Archive for the ‘Process’ Category

Storytelling Thumbnails and creative process flexibility

June 14, 2017

As in other occupations, creative arts professionals or hobbyists benefit from developing systems in order to formalize the creative process, generate ideas, and simplify production. However, it’s a mistake to think that steps in a process are one- size- fits- all; that a creative process is a static rather than the dynamic list of action steps. 

In general, there are phases of design that will be taken; research, brainstorm, sketch, edit, refine yes are the basics I learned in school. I would say that these work fantastically overall. But we can get stuck when we overly formalize what research means, or what thumbnails are, for example.

I remember the revelation that was part irritation when I considered that at certain times, I would need to change my preferences in Adobe Illustrator, sometimes from stroke for stroke. The temptation to overly mechanize our process  can make creative types become lazy. Perhaps one step two add at the very beginning of the process of is to evaluate whether the process you intend to use is a good fit for the project you are beginning.

 In the thumbnails below, I chose to thumbnail one page of the comic in the middle of a half sheet of paper. This left room around the sketch to write notes and make comments. Having one set of panels on the page surrounded by a lot of white space helps me focus on that page and think very freely. I know sometimes having multiple smaller thumbnails on a single page is helpful to see the flow of pages and panels, but doing them this way shifted my thinking. I don’t know if it’s better or not, but I felt very free in thinking about the story; designing the shots, dialogue, and storytelling simultaneously.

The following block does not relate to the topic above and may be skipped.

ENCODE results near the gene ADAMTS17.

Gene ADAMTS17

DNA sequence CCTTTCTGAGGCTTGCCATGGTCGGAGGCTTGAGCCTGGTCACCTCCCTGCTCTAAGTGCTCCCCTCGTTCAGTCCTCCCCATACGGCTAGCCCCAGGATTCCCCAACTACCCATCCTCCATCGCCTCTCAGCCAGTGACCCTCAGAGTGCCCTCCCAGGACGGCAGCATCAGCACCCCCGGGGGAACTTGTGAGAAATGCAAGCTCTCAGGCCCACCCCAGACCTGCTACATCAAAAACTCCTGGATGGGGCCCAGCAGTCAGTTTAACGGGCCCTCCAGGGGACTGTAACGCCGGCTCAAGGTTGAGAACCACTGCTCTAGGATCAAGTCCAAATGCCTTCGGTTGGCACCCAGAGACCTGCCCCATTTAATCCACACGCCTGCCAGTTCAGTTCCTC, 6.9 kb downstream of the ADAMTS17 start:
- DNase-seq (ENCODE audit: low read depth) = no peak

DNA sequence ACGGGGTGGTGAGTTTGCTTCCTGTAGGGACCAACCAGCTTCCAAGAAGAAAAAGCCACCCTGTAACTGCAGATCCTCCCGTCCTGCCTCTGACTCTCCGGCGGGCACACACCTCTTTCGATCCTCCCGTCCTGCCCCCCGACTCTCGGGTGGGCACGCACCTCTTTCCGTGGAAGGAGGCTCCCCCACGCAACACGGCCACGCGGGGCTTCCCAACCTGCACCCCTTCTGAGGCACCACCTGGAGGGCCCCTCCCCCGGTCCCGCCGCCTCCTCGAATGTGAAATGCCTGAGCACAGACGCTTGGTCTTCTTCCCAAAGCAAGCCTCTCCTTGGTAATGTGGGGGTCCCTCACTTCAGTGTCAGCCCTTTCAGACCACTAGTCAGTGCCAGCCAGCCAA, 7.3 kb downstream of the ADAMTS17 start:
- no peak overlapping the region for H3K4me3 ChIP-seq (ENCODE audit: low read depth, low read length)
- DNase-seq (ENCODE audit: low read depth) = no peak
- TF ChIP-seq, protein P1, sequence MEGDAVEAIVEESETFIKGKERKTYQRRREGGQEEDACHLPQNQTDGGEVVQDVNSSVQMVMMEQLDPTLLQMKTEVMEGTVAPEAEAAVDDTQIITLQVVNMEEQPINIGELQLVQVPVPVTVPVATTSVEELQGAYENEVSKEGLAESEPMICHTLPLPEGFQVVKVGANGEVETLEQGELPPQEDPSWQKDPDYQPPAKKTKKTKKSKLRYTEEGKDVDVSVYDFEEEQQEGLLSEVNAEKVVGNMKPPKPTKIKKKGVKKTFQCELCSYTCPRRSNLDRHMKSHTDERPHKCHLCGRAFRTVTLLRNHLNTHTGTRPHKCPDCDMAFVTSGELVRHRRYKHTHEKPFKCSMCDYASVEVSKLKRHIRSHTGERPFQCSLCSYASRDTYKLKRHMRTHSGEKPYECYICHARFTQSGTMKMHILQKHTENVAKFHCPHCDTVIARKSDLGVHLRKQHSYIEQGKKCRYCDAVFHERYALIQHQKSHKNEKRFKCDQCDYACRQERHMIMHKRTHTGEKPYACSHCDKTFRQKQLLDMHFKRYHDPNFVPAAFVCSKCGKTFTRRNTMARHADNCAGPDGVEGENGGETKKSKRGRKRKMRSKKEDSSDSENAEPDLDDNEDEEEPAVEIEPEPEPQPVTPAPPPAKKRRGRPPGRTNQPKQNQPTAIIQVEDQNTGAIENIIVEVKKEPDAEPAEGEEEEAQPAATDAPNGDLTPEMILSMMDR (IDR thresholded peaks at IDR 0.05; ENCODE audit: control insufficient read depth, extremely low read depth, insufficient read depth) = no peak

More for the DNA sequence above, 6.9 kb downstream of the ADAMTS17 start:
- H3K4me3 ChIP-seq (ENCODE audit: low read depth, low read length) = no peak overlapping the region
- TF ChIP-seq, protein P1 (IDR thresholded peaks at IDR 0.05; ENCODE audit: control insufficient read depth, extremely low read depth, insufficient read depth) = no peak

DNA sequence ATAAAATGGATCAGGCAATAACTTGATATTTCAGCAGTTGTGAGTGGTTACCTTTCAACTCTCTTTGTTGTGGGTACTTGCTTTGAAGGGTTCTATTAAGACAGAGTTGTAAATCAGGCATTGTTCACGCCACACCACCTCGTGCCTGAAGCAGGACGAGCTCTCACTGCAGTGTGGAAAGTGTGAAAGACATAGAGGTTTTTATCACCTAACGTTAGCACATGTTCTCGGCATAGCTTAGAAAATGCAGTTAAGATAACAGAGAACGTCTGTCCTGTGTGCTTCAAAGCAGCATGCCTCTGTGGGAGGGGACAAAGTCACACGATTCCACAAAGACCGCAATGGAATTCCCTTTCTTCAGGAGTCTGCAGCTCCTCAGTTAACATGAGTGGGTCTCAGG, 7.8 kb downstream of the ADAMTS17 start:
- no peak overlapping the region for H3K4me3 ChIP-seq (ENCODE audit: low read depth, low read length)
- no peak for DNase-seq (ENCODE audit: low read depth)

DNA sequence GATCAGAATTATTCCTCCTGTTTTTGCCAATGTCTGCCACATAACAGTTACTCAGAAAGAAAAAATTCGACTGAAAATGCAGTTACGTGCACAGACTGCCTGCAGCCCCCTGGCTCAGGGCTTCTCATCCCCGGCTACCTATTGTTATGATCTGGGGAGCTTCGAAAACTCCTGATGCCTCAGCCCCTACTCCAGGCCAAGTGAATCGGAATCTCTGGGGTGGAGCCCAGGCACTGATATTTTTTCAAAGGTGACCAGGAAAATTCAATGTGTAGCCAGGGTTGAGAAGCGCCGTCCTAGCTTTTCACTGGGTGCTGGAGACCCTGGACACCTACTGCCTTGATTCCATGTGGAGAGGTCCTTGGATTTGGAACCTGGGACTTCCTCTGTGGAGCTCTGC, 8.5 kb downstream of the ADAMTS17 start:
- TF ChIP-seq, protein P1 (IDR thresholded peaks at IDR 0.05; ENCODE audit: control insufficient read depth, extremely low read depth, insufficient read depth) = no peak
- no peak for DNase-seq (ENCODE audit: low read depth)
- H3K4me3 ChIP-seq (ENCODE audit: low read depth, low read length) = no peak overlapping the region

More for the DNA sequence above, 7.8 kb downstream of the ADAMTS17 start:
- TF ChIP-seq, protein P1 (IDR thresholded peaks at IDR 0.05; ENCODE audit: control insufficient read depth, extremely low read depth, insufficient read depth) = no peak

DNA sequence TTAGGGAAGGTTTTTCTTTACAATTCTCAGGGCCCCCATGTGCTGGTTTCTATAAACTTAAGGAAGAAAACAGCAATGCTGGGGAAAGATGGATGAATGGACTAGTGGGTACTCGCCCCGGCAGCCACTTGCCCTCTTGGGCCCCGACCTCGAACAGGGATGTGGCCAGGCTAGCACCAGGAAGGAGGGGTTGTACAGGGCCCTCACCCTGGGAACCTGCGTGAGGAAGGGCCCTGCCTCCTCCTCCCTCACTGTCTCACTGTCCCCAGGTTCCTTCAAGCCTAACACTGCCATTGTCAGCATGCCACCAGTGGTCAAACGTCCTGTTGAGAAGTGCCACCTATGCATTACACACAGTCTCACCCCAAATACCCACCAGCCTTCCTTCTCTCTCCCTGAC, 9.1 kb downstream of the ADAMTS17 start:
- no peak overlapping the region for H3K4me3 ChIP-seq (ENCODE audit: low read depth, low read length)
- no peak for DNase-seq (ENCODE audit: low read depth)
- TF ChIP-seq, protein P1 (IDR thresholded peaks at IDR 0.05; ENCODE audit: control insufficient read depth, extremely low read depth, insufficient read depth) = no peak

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New Jack O page

June 5, 2017

I’ve been retooling Jack’s design to make it easier to draw. This is just a fan page I came up with to play around with a new design in an action scene. I also have tried to develop a uniform style for towns people. Try to keep mostly rounded shapes and using dots for eyes to simplify them. The idea is that by focusing less on details, I can capture more story and action. We’ll see.

Tutorial-Recreating Doily Design in Photoshop CS4

March 23, 2017

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Browsing the internet, I found this digital doily design by Hansje van Halem that incorporated a digital typeface with hand-drawn doily circles in Photoshop. After watching the short process video included in the post, I thought through how I might try something similar but without having to draw each circle by hand. Solution? Create a repeating pattern in Photoshop and apply some filters.

One caveat: were I to use this technique for an actual illustration piece, I would probably create several pattern swatches using different sized brushes. In this way I could scale the patterns to create the illusion of varied sizes around the edges.

Step 1: Create the pattern swatch. Create a new Photoshop file (800 pixels x 800 pixels)and fill it with black ‘crochet’ circles of different sizes. Under the FILTER menu, select OTHER –> OFFSET. Make sure the Undefined Areas are set to WRAP AROUND, then offset both vertical and horizontal settings by 400 pixels. Clean up the pattern and fill in any gaps before setting the OFFSET filter to -4000 pixels to return the swatch to its previous setup. Inspect the swatch then create the swatch using  EDIT–> DEFINE PATTERN. Repeat this step if you want a variety of swatches to choose from in order to mask the non-random nature of this method.

Step 2: Apply Pattern. Create a new Photoshop document. On a new layer, select EDIT–>FILL and select the pattern you just created. It may be useful to fill a large canvas, larger than your intended size. In the SELECT menu, choose COLOR RANGE and use the Eyedropper tool to select the white pixels then hit the DELETE key. This layer can then be copied into a third file with your final canvas size. In this way you can resize and rotate the artwork to further reduce the tiled pattern artifacting.